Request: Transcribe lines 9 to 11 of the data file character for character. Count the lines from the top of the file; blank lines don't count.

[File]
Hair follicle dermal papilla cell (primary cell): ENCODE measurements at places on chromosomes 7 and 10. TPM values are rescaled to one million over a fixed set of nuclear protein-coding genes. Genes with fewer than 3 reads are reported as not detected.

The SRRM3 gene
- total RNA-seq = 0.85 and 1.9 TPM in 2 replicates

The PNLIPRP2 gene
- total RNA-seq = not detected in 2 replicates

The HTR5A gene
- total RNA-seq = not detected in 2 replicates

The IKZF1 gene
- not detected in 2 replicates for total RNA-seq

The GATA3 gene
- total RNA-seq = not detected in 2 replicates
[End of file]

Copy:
- not detected in 2 replicates for total RNA-seq

The GATA3 gene
- total RNA-seq = not detected in 2 replicates